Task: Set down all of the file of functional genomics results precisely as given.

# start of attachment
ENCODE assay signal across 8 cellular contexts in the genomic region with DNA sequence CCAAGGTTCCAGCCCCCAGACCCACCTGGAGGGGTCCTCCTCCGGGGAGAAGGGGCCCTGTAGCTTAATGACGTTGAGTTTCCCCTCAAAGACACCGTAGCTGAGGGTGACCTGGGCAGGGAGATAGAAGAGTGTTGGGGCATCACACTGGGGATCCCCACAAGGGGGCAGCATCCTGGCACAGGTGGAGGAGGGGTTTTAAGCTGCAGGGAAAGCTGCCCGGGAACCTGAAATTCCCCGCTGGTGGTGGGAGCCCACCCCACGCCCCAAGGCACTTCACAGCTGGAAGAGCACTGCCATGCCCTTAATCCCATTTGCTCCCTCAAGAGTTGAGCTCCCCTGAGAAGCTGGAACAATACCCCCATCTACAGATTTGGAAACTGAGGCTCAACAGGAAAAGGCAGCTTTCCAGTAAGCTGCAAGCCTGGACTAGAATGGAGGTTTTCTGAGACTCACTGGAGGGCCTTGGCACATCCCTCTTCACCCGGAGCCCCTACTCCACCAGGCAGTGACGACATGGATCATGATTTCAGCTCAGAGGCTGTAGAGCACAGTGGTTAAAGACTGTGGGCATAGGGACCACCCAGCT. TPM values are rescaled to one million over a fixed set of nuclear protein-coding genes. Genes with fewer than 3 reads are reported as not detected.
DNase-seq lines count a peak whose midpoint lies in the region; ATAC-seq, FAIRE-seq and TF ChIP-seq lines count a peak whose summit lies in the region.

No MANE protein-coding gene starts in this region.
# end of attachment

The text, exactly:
ENCODE assay signal across 8 cellular contexts in the genomic region with DNA sequence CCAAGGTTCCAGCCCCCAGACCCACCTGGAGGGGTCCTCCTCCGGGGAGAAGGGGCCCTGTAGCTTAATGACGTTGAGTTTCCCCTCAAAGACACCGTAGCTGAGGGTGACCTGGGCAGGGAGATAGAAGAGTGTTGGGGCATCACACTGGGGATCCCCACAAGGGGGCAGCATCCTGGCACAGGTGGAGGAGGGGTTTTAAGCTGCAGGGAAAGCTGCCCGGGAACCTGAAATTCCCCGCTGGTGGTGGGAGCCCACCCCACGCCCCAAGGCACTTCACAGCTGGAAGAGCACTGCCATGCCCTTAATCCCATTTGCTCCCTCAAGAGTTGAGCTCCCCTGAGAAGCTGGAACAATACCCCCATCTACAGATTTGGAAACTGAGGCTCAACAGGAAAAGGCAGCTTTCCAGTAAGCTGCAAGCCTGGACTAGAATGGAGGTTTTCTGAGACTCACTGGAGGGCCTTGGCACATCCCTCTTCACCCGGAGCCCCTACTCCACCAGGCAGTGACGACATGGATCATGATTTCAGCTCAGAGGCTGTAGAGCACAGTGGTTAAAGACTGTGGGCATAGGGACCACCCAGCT. TPM values are rescaled to one million over a fixed set of nuclear protein-coding genes. Genes with fewer than 3 reads are reported as not detected.
DNase-seq lines count a peak whose midpoint lies in the region; ATAC-seq, FAIRE-seq and TF ChIP-seq lines count a peak whose summit lies in the region.

No MANE protein-coding gene starts in this region.